IMPORTANCE Postmarket analysis of individuals who receive nirmatrelvir and ritonavir (Paxlovid [Pfizer]) is essential because they differ substantially from individuals included in published clinical trials. OBJECTIVE To examine the association of nirmatrelvir and ritonavir with prevention of death or admission to hospital in individuals with different risks of complications from COVID-19 infection. DESIGN, SETTING, AND PARTICIPANTS This is a cohort study of adult patients in British Columbia, Canada, between February 1, 2022, and February 3, 2023. Patients were eligible if they belonged to 1 of 4 higher-risk groups of individuals who received priority for COVID-19 vaccination. Two groups included clinically extremely vulnerable (CEV) people who were severely (CEV1) or moderately immunocompromised (CEV2). CEV3 individuals were not immunocompromised but had medical conditions associated with a high risk for complications from COVID-19. A fourth expanded eligibility (EXEL) group was added to allow wider access to nirmatrelvir and ritonavir for certain other higherrisk individuals who were not in a CEV group, such as those older than 70 years who were unvaccinated. EXPOSURES Patients with COVID-19 who received nirmatrelvir and ritonavir were matched to patients in the same vulnerability group; who were of the same sex, age, and propensity score for nirmatrelvir and ritonavir treatment; and who were also infected within 1 month of the individual treated with nirmatrelvir and ritonavir. MAIN OUTCOMES AND MEASURES The primary outcome was death from any cause or emergency hospitalization with COVID-19 within 28 days. RESULTS There were 6866 individuals included in the study, of whom 3888 (56.6%) were female and whose median (IQR) age was 70 (57-80) years. Compared with unexposed controls, treatment with nirmatrelvir and ritonavir was associated with statistically significant relative reductions in the primary outcome in the CEV1 group (560 patients; risk difference [RD], -2.5%, 95% CI, -4.8% to -0.2%) and the CEV2 group (2628 patients; RD, -1.7%; 95% CI, -2.9% to -0.5%). In the CEV3 group, the RD was -1.3%, but the findings were not statistically significant (2100 patients; 95% CI, -2.8% to 0.1%). In the EXEL group, treatment was associated with higher risk of the outcome (RD, 1.0%), but the findings were not statistically significant (1578 patients; 95% CI, -0.9% to 2.9%). CONCLUSIONS AND RELEVANCE In this cohort study of 6866 individuals in British Columbia, nirmatrelvir and ritonavir treatment was associated with reduced risk of COVID-19 hospitalization or death in CEV individuals, with the greatest benefit observed in severely immunocompromised (continued) Key Points Question What is the association of nirmatrelvir and ritonavir exposure with the risk of death or COVID-19-related hospitalization when accounting for patient vulnerability to complications from COVID-19 infection? Findings In this cohort study of 6866 individuals with COVID-19,..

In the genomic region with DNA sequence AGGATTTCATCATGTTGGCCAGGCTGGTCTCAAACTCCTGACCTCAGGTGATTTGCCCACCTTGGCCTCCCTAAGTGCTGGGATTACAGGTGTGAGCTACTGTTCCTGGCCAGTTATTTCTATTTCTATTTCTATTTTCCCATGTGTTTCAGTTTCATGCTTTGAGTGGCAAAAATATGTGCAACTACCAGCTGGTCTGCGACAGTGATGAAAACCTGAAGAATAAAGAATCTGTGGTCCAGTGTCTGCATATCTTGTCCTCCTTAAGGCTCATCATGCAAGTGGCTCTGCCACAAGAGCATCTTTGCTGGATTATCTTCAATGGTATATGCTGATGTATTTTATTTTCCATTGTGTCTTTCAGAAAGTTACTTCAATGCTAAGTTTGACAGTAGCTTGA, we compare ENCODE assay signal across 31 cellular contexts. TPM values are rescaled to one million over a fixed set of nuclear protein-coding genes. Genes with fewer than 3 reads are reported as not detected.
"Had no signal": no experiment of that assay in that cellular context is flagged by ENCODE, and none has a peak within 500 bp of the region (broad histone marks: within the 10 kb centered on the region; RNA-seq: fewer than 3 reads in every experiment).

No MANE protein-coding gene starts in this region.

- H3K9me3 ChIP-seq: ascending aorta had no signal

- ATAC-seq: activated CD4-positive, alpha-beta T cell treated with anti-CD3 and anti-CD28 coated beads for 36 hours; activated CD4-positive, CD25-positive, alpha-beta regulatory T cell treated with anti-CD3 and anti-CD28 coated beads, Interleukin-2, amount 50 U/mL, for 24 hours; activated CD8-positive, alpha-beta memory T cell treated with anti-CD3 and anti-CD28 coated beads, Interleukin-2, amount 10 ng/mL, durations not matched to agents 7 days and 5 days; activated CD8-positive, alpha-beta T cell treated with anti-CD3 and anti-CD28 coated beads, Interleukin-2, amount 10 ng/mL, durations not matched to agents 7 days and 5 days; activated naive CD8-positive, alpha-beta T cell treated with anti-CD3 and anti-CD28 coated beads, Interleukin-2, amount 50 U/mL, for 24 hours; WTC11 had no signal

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Schwartz, Wang, Tadrous, Population-based evaluation of the effectiveness of nirmatrelvirritonavir for reducing hospital admissions and mortality from COVID-19, CMAJ, doi:10.1503/cmaj.221608